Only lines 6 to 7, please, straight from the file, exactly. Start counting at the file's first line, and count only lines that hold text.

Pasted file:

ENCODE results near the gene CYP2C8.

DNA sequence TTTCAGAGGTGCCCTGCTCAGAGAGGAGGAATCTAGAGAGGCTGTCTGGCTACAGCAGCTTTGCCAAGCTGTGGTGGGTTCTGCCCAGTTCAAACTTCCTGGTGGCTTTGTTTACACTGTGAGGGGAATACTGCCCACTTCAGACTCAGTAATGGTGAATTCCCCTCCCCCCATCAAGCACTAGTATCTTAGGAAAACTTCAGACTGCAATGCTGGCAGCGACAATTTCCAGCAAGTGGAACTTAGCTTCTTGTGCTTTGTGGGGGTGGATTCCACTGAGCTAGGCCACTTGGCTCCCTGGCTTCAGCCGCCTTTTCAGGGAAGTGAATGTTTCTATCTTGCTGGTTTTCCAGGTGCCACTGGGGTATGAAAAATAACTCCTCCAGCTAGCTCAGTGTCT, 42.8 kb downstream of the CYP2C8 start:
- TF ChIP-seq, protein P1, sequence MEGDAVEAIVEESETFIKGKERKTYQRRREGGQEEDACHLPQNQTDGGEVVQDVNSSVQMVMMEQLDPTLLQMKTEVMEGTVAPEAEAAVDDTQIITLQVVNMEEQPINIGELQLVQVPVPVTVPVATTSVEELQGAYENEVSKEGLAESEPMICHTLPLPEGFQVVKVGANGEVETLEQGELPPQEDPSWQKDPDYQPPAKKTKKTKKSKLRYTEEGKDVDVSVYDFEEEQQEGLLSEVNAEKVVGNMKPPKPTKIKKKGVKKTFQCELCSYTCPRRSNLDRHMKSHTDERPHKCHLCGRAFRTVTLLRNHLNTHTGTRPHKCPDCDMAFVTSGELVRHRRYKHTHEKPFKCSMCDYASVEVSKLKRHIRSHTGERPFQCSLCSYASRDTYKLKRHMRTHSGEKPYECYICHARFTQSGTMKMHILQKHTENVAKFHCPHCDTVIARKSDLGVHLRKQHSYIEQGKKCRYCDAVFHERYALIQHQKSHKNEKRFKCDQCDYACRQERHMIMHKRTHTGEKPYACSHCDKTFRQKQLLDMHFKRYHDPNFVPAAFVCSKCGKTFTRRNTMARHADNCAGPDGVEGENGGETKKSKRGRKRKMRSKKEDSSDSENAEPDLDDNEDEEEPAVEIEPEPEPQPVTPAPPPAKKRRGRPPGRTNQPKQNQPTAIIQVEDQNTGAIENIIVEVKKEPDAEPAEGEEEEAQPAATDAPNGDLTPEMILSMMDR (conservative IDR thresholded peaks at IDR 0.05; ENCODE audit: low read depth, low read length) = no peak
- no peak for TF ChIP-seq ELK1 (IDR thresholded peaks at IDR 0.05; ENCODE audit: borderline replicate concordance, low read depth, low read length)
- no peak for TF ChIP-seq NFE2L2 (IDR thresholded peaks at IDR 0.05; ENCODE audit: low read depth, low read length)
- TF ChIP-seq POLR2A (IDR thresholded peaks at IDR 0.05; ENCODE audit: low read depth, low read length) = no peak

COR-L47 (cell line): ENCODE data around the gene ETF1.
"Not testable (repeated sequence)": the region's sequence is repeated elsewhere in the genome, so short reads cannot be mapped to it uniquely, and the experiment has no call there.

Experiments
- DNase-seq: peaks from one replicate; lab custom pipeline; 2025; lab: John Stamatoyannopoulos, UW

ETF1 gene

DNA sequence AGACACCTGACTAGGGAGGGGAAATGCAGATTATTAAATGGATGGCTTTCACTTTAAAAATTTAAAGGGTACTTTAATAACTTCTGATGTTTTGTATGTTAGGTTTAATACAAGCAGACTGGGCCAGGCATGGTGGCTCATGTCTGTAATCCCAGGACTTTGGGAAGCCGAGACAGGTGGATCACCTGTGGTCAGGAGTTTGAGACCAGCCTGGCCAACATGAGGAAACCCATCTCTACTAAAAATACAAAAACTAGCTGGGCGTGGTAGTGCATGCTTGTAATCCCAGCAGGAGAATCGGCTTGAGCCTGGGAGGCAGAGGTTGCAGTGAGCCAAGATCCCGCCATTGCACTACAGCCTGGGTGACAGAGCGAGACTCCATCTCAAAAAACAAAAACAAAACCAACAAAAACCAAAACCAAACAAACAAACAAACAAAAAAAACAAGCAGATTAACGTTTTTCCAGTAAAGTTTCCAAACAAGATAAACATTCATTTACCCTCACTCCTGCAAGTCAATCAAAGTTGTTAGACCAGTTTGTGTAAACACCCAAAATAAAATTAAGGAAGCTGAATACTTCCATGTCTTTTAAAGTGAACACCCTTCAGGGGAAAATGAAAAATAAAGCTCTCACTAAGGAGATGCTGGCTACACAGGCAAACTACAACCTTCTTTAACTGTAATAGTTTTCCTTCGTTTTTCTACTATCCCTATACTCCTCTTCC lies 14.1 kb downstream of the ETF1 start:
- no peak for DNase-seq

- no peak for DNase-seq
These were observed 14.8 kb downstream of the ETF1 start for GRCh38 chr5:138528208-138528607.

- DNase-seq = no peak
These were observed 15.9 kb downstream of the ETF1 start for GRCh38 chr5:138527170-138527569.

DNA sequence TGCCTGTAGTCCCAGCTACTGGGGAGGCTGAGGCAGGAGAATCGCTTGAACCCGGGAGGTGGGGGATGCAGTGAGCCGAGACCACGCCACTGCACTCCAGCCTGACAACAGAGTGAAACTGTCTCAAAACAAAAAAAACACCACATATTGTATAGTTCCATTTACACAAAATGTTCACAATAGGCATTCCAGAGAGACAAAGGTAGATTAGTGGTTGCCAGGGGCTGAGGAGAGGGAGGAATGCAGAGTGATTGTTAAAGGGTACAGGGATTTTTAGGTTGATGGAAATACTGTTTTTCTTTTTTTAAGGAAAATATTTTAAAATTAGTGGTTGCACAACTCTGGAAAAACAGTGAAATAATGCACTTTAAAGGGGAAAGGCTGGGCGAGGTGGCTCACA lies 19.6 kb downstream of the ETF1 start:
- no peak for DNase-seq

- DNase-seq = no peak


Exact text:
- TF ChIP-seq POLR2A (IDR thresholded peaks at IDR 0.05; ENCODE audit: low read depth, low read length) = no peak

COR-L47 (cell line): ENCODE data around the gene ETF1.